Netanyahu won the election but there are many obstacles in the way of becoming PM, allies are seeking ‘real power’

A coalition of right-wing religious parties led by former Prime Minister Benjamin Netanyahu emerged victorious in the Israeli elections held on 1 November. The right-wing faction won a landslide victory in Israel’s general elections, winning 64 of the 120 parliament seats. With this, Netanyahu, the country’s longest-serving prime minister, has been set to return to power after some gap. Netanyahu’s ruling Likud party won 32 seats in parliament, while incumbent Prime Minister Yair Lapid’s Yesh Atid got 24 seats. In a few days, Israeli President Isaac Herzog will invite Netanyahu to form the government.

Netanyahu’s troubles will increase with ultra-religious forces

This government will also include the country’s ultra-religious forces, which can increase Israel’s problems in many areas. Netanyahu’s Likud party now has 32 members in the Knesset (Israeli parliament). His ally Religious Zionist Party has 14 MPs, making it the third largest party in the Knesset. The parties with which Netanyahu contested the election are considered ultra-religious parties. In addition to the Religious Zionist Party and its extremist, the Otzma Yehudit faction, Netanyahu contested the election with the ultra-Orthodox Shas Party (11 MPs), the United Torah Judaism Party (7 MPs). Of these, the Otzma Yehudit faction is led by Itamar Ben-Gavir. This group has often been inciting violence between Israel and the Palestinians.

How Netanyahu will control Itamar Ben-Gavir

Itamar Ben-Gavir was convicted of inciting racism, obstructing the duty of a police officer and supporting the terrorist organization Kach Movement. In May 2021, he was accused by the police commissioner of fanning the flames of violence between Jews and Arabs in mixed cities such as Lod and Acre.

A cause of concern for many organizations and progressives is that the Religious Zionism Party openly calls for the enforcement of religious laws, Israeli rule over the West Bank, and the expulsion of “disloyal” Palestinian citizens from Israel. This party instigates Muslims by calling for the demolition of the Al-Aqsa Mosque. This mosque is one of the holiest places in Islam. The party wants to build a Jewish temple at this site.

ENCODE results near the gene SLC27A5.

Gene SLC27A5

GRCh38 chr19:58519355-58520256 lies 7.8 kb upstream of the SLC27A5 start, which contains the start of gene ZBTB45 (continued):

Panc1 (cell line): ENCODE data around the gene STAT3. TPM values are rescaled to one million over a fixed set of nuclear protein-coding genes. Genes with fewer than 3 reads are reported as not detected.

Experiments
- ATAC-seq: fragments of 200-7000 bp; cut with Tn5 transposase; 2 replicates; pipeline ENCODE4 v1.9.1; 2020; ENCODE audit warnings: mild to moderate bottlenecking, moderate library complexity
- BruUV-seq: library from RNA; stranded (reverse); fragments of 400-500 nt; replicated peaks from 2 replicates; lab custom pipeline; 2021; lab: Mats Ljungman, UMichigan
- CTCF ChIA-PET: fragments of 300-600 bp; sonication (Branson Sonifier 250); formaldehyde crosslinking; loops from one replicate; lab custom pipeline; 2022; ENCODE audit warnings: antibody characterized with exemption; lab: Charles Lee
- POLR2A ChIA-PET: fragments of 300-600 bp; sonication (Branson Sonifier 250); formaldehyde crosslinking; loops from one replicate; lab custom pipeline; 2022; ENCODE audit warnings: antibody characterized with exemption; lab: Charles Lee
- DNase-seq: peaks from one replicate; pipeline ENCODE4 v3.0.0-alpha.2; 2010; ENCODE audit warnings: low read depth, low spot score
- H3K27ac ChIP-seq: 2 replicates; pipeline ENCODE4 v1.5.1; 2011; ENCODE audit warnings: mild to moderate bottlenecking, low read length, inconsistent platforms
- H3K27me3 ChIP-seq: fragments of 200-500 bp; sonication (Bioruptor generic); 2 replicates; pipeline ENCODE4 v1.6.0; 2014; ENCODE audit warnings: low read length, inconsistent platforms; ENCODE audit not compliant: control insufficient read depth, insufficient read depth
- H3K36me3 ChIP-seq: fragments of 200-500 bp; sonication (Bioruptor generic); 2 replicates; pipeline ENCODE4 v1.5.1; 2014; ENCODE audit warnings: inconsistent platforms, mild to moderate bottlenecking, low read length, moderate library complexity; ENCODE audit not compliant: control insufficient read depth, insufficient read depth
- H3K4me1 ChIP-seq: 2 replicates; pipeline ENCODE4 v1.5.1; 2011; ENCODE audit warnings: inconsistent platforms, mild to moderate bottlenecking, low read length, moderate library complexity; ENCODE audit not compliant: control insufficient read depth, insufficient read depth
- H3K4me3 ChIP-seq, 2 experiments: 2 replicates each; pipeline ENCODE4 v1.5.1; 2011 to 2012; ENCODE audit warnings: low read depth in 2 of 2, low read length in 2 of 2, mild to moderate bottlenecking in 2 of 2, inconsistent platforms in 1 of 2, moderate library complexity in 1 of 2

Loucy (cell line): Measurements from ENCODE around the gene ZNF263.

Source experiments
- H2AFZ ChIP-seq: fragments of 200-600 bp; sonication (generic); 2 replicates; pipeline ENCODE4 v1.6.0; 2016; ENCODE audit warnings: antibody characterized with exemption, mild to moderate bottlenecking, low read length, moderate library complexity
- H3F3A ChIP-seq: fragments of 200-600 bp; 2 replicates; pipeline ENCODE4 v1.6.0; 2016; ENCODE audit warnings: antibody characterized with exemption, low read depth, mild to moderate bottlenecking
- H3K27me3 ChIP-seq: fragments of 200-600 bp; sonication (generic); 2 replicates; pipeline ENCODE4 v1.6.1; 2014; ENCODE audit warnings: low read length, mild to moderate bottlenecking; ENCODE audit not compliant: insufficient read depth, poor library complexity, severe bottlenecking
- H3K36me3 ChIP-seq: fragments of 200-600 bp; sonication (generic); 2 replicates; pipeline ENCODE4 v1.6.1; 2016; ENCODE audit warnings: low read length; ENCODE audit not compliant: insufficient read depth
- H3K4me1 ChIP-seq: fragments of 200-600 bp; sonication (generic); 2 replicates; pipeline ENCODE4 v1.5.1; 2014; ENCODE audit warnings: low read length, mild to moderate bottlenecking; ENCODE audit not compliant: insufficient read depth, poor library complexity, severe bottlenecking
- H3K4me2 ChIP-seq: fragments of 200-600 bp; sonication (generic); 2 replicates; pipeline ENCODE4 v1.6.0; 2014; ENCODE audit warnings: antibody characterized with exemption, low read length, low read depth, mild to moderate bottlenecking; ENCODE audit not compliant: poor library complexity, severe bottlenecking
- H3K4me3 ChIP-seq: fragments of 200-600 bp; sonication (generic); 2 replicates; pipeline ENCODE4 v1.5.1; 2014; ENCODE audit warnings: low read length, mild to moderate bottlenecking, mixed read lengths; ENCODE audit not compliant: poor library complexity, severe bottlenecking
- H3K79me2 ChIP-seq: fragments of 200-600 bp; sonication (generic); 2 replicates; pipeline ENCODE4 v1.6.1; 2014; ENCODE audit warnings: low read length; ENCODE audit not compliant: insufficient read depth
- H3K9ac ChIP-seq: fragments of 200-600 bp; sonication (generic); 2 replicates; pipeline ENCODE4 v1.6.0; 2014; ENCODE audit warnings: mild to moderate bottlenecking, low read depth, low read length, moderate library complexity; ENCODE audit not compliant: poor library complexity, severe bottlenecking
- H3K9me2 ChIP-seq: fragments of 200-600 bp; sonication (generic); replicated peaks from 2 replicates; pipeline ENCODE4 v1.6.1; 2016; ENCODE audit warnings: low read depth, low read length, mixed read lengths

Signaling the beginning of the new “Intifada”

The president of the Islamist Arab Rahm Party, Mansoor Abbas, warned that if Jews were allowed to pray at the site, a war would begin. Netanyahu had announced that the two-state solution had no place on his government’s agenda. Since Netanyahu’s announcement, Palestinians have lost hope for a peaceful solution and fear that the government formed will be more aggressive and increase tensions between Israel and the Arabs. All this is creating a recipe for violent conflict among the Israelis and possibly heralding the beginning of a new “intifada” (rebellion).

Screw will get stuck on the distribution of ministerial post

It may also hinder the normalization and improvement of relations between Israel and the Gulf countries, which was achieved through the Abrahamic Agreement. Netanyahu was the longest serving prime minister in the history of Israel. But of course they may face difficulties on sharing of ministerial posts with other coalition parties, where different parties demand specific portfolios to implement their policies.

Itamar Ben-Gavir said he wanted to become the Minister of Internal Security. Through this department, Ben-Gavir wants to be in charge of the Israeli police and policies around Jerusalem’s holy sites. His political partner, Bezel Smotrich, said he wanted the Defense Ministry, which oversees Israel’s policy in the occupied West Bank and Gaza. To avoid conflict with the US administration and powerful Jewish groups in the US, Netanyahu has tried to persuade him to take another ministerial position. According to press reports, US Senator Bob Menendez, chairman of the powerful Foreign Relations Committee and a well-known supporter of Israel, has indicated to Netanyahu that forming a government with extremists like Ben Gawer could “severely spoil relations with Washington”. .

US lawmaker warns Netanyahu

Several American Jewish groups, such as the American Jewish Committee, the Reform Party and J Street, have expressed concern over the outcome of Israel’s election and the possible inclusion of Ben-Gavir in the government. Many European leaders welcomed Netanyahu’s return to power, while the Biden administration congratulated Netanyahu on his election victory, despite his past differences with him.

The right-wing Religious Zionism Party surprised everyone in the final results of the counting of votes. The Religious Zionism Party has emerged as the third largest party this time by winning 14 seats. The Arab-majority parties Hadash-Taal and the United Arab List each received five seats, but the detached Balad Party failed to gain 3.25 percent of the vote to enter the Knesset (parliament).

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